Wedgewood Healthcare Center was cited when the facility “failed to ensure a physician’s order for a left hip x-ray due to pain was completed in a timely manner.” This resulted in a delay of treatment for a resident.
The resident in this citation complained of pain in her left hip while in the common area of the memory unit. Staff reported that the pain was a new symptom, and so an x-ray was ordered. The goal of the x-ray was to check for a fracture to the hip, femur, and pelvis. However, the facility did not follow through with the x-ray.
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The investigator of this citation interviewed the facility’s Medical Director to find out where the breakdown in communication occurred among staff members. He stated his nurse practitioner was the person who ordered the x-ray, and it “should have been done.” This citation did not indicate why the facility did not ensure these orders were acted upon. The facility administrator told the investigator that “if an x-ray was ordered then I expect the x-ray to have been done.”
The resident’s Physical Therapy Assistant (PTA) stated that from a physical therapy standpoint, the resident’s progress was “up and down” because of her dementia. The PTA gave the following details regarding the resident’s physical condition:
- The whole time she was on service with us, she had tightness in her left hamstring, and we were doing ultrasounds to decrease the tightness. We were doing some standing on the parallel bars with weight shifting to promote weight bearing on the left leg. The hamstring was tight enough that her foot wouldn’t touch the ground so that’s why we were working with her, to loosen the hamstring. For someone who had dementia, she was clearer than you would think. She could tell you a few things.
- Throughout treatment she wasn’t complaining of much pain. For example, we would try and stand her up and she would complain of pain in her leg. I would ask her if she was okay, and she would say yes, I am fine. Then on [date redacted] she was in bed because she was on IV’s and I went to roll her and she was in a lot of pain. I was like ”ooo” and I talked to the nurse. Her legs weren’t warm, there was no redness, and she didn’t remember hitting or hurting the leg in any way but, it was noticeable that with any movement it made her jump in pain.
- Throughout her time in therapy we would put her in the calf buddy to help stretch out her hamstring and we would stand her up. She would have a little pain with that but that day, you couldn’t even move the leg without her jumping in pain. I didn’t do the ultrasound that day because I knew something wasn’t right. When I got the nurse, she talked about how the resident was getting an x-ray.”
The day after the PTA knew “something wasn’t right,” another therapist worked on the resident. This therapist also noted that she didn’t complete an ultrasound because an x-ray for the left hip and knee were ordered.
When a resident is injured in a nursing home, the facility is expected to care for this injury quickly and effectively. Otherwise, this could put the resident at a higher risk of discomfort and long-term disability if the health problem is not dealt with. The Director of Nursing and Regional Director of Clinical Services (RDCS) both confirmed the x-ray that was ordered for the resident was not done. According to the RDCS, “usually the nurse who sees the doctor writing the order will input the order or the nurse on the next shift will see the order flagged and input it into the computer.” The Director of Nursing then said, “the order was never put into the computer and we have to get better about inputting orders.” It is imperative that nursing home facilities follow protocol in order to care for the health and safety of all residents.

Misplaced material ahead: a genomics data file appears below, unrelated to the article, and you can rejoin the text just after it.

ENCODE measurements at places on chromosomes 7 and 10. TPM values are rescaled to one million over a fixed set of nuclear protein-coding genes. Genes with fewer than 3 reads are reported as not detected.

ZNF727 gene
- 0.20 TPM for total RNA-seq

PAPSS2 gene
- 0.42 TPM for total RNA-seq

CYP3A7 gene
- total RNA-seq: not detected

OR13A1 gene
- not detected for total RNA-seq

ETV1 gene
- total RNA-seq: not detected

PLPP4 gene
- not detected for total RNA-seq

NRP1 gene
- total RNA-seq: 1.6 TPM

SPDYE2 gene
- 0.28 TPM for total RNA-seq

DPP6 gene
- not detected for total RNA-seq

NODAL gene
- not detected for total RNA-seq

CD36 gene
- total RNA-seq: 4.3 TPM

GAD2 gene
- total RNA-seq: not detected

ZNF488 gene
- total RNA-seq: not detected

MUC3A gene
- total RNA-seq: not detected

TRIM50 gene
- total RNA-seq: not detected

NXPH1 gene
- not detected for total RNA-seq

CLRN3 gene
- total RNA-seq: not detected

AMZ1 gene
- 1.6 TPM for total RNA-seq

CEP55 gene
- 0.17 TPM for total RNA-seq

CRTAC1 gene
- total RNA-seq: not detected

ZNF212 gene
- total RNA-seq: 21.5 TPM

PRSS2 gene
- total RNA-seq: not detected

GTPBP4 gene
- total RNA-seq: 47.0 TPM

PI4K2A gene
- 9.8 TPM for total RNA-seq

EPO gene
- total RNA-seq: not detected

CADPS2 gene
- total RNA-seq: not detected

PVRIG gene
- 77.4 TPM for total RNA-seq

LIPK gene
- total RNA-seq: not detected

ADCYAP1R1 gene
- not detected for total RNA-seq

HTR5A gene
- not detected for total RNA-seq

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During this difficult time of quarantine, self-isolation, and social distancing throughout Florida and the nation, we want you to know that there are ways to check on any loved ones in a nursing home facility. While you likely won’t be able to visit in person, below are a few tips for checking on your loved one to make sure they are getting the care they need.
- Call every day. Set a time to catch up with your loved one, even if it’s just a five minute call. If your loved one is tech-savvy and uses FaceTime, check in that way! Just one call can help ensure your loved one is still getting the care you expect from the nursing home.
- Call after each shift. Find out when each shift starts and ends, and talk to the nurses after each shift to check on the consistency and quality of your loved one’s care.
- Find out what you can or can’t do. During this time, most nursing homes won’t permit you to enter the nursing home facility in order to protect you and your loved ones. Some, however, let families enter when the loved one is on hospice. Be sure to clarify the rules with the facility so you can plan for any situation.